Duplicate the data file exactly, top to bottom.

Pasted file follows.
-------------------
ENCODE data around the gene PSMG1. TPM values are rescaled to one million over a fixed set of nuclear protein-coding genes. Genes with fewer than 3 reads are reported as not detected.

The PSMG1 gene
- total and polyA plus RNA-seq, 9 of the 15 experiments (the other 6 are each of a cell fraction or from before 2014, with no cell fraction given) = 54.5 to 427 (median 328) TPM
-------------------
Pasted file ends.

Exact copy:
ENCODE data around the gene PSMG1. TPM values are rescaled to one million over a fixed set of nuclear protein-coding genes. Genes with fewer than 3 reads are reported as not detected.

The PSMG1 gene
- total and polyA plus RNA-seq, 9 of the 15 experiments (the other 6 are each of a cell fraction or from before 2014, with no cell fraction given) = 54.5 to 427 (median 328) TPM